The U.S. Energy Information Administration predicts there is enough natural gas to last about 92 years. There was 24 trillion cubic feet of U.S.-marketed natural gas produced in 2011. Texas is No. 1 in production of natural gas with 7.1 Tcf, followed by Louisiana (3 Tcf) and Wyoming (2.2 Tcf).
Recent approvals of liquefied natural gas facilities will give the U.S. the ability to export 5.6 billion cubic feet of natural gas daily, but these volumes won't start shipping until 2015. Natural gas production has increased 26% in the last five years, pushing the cost of natural gas down. In fact, natural gas prices are down 59% since 2007.
There are two types of natural gas in trucking: compressed (CNG) and liquified (LNG). Compressed natural gas has about 25% of the energy density of diesel; liquified natural gas has about 60% the energy density of diesel. The bottom line is that each type of fuel presents a fuel capacity challenge to meet a driving range comparable to diesel. In transportation, the thought has been that CNG would be good for short hauls, and LNG would be good for long hauls. This paradigm, however, may be shifting.
The cost of diesel in August 2013 was about $3.90 per gallon, down about 15 cents from August 2012. This natural gas cost calculator from Freightliner shows that compressed natural gas is about $1.98 per diesel gallons equivalent and liquefied natural gas is about $1.75 per diesel gallons equivalent. This means that truck drivers could save $1.50 to $2 per gallon using natural gas over diesel.
This huge gap in cost is because motor carriers may want to buy multiple natural gas fuel tanks to pump up the number of miles between refueling. Another obstacle to natural gas in trucking is that the cost per mile is 2-3 cents more than the cost per mile in a diesel truck. But the savings of fueling with natural gas can make up for the higher cost of buying a natural gas truck.
What can brown do for you? It can ship your stuff in a natural gas powered vehicle. United Parcel Service says it can save 40% in fuel costs by running its long-haul trucks on natural gas instead of gasoline or diesel. The world's largest package delivery company said it plans to buy about 1,000 liquefied natural gas tractors in the next two years.
There are many incentives for using natural gas, including seven federal incentives listed by the Department of Energy. These include tax credits and technology loans. At the federal level, there also are nine laws and regulations and 11 programs related to using natural gas. DOE has a searchable database by state to discover laws and incentives that may apply to your business. In Wisconsin, home of HNI headquarters, for example, taxi drivers using alternative fuel may be reimbursed for the paid amount of the state fuel tax.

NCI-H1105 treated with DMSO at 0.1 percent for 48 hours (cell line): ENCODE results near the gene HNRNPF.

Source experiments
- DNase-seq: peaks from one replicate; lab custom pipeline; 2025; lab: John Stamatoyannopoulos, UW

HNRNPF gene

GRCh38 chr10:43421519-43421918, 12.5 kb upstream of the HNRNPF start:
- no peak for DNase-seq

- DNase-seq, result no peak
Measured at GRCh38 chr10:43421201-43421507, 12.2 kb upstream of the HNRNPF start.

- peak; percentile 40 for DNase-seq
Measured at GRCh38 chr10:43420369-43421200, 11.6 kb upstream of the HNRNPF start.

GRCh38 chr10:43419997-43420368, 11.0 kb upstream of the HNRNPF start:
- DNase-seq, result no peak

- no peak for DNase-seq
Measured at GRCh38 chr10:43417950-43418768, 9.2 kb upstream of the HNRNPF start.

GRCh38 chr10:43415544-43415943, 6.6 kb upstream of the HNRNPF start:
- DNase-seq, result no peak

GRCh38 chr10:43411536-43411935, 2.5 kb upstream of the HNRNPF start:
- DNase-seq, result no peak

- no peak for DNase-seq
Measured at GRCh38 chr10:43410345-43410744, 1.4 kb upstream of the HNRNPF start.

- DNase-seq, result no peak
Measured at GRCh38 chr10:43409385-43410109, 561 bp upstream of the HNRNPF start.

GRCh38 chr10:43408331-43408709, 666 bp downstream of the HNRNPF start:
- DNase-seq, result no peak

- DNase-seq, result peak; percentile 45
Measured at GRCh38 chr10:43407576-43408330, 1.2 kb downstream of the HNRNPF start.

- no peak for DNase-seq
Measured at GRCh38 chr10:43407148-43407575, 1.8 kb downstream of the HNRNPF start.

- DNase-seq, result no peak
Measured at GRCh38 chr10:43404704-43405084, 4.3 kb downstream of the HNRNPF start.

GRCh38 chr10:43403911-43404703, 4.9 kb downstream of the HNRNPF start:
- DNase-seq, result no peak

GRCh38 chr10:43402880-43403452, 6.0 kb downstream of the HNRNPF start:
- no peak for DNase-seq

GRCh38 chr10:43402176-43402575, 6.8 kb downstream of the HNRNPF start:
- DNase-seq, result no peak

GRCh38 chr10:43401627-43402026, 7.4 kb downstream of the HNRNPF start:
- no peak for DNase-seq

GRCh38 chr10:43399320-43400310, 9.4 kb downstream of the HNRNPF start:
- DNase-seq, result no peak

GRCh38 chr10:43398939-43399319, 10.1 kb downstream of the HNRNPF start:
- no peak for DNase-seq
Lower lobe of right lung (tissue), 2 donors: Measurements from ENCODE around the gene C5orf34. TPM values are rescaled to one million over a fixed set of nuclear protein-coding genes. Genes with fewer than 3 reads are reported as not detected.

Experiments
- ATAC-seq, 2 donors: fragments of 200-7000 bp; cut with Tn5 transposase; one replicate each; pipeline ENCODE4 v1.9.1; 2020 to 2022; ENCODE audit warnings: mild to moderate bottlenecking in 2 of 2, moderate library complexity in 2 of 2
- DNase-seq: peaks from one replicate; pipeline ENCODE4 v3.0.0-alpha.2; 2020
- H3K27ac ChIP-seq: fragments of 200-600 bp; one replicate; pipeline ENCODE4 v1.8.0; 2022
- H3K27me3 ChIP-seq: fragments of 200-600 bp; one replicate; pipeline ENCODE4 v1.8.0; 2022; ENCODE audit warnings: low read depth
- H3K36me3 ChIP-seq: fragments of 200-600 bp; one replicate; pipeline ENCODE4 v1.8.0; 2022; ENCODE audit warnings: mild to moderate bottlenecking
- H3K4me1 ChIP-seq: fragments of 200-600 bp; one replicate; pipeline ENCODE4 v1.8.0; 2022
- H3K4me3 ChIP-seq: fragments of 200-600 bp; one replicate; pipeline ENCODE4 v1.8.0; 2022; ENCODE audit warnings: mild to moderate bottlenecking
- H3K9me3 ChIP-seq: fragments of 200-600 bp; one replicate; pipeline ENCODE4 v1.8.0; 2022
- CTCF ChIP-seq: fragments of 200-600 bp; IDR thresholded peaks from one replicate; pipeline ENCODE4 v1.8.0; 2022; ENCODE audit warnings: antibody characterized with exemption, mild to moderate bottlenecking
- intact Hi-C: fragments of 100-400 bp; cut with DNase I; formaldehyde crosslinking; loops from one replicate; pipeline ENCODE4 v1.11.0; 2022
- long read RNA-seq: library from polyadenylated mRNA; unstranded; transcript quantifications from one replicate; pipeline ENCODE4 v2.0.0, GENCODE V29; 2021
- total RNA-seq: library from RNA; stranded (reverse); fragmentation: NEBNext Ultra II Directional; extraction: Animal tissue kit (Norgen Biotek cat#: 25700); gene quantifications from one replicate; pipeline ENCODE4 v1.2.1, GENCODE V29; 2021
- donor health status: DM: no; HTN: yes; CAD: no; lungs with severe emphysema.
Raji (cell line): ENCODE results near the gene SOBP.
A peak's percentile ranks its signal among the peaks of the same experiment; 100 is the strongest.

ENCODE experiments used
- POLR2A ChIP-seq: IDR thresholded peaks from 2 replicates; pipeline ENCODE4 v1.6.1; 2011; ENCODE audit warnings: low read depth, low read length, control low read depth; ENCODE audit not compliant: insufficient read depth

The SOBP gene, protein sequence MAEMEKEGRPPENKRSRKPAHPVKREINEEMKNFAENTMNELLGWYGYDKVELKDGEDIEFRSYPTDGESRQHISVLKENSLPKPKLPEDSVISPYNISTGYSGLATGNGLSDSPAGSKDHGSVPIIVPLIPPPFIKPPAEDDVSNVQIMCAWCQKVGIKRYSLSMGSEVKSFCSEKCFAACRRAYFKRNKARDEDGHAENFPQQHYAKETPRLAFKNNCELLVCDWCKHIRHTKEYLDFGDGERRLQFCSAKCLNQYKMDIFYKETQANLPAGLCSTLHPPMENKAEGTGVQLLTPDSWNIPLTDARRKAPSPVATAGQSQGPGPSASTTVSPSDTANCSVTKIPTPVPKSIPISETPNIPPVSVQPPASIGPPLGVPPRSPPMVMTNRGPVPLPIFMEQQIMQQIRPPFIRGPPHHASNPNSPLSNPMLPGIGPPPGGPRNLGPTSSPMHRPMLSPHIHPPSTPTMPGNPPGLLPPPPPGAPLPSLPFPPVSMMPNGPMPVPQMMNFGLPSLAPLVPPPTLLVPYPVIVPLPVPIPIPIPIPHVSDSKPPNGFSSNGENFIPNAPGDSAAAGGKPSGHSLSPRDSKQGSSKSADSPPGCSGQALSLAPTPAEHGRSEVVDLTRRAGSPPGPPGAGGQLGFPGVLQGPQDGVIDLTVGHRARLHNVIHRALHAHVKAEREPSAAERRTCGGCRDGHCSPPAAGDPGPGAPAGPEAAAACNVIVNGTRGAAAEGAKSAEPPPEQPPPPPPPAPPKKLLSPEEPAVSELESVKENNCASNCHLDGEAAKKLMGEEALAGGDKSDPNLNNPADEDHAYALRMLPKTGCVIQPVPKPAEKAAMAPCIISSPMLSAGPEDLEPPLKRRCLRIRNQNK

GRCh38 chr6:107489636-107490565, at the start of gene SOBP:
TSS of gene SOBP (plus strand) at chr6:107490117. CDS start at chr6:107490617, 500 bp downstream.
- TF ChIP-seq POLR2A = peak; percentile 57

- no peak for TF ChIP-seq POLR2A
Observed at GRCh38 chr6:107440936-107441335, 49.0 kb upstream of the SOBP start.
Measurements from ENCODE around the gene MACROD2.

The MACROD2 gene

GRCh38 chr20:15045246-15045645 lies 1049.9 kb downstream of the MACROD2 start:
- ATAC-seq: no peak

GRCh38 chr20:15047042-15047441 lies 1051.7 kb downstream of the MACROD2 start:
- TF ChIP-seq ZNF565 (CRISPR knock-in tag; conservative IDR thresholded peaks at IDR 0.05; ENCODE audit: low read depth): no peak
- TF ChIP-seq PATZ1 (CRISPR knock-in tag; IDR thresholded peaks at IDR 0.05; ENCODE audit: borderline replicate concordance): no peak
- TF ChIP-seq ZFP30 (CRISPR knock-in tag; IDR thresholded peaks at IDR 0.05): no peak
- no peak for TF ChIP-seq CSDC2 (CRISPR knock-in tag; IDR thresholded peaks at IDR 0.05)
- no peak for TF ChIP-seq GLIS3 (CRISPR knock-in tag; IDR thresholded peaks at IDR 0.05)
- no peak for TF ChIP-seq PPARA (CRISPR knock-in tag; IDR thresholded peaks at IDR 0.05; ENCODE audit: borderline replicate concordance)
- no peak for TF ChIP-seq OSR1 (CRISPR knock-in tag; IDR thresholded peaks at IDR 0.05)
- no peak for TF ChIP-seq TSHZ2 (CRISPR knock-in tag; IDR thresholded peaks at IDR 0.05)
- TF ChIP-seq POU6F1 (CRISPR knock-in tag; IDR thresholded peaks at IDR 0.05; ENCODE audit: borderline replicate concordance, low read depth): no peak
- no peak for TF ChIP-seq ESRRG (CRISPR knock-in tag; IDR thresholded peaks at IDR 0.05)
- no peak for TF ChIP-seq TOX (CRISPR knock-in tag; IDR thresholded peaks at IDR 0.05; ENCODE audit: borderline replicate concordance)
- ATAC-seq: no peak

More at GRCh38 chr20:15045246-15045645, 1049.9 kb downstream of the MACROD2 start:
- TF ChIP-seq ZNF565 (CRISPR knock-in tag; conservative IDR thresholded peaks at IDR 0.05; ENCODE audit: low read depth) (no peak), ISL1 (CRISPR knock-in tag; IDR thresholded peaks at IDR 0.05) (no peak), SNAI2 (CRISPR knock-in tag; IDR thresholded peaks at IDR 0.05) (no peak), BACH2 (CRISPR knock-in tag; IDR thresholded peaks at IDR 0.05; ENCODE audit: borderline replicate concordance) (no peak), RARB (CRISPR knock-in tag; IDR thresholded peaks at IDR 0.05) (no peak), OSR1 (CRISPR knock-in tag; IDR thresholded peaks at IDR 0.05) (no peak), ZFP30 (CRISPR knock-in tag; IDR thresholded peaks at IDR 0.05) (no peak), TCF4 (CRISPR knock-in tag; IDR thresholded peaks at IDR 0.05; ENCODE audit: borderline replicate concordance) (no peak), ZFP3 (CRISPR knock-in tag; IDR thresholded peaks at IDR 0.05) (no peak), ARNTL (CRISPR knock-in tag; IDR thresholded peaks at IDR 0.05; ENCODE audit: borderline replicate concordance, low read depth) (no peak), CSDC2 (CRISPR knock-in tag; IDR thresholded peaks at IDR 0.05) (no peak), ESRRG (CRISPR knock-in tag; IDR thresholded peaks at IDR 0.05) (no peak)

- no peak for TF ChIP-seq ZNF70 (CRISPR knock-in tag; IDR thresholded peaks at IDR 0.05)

Natural gas' lower carbon content means it burns cleaner than diesel. Natural gas trucks release fewer greenhouse gases, including 20-30% less carbon dioxide, 70-90% less carbon monoxide, and 89% fewer volatile organic compounds.
A drawback to natural gas, however, is that leaks of natural gas are 70 times more potent than carbon dioxide.
Clean Energy Fuels has 76 liquefied natural gas stations and plans to add 30-50 more by the end of 2013. Shell plans to add LNG refueling stations to up to 100 TravelCenters of America and Petro Stopping Centers. A Chinese company (ENN) has expressed interest in building 500 LNG stations.
According to the Department of Energy, in the United States, there are:
To compare, there are more than 6,000 electric stations. (The Energy Department figures exclude private stations.)
These figures reveal transportation's chicken-and-egg problem when it comes to natural gas: Which will come first — the trucks, or the fueling stations?
If the LNG refueling station infrastructure takes off, there could be 275,000 heavy-duty natural gas vehicles sold in 2035. That's according to a projection by the federal Energy Information Administration. To compare, there were only 860 of those vehicles sold in 2010.
That would take a truck from HNI HQ in the Milwaukee suburbs to Tupelo, Mississippi, with about 20 miles to spare. There are 10 compressed natural gas stations on the route, but none are south of the Chicago suburbs. There are zero liquefied natural gas stations on the route. (This means you'd have a really hard time getting back to Milwaukee.)
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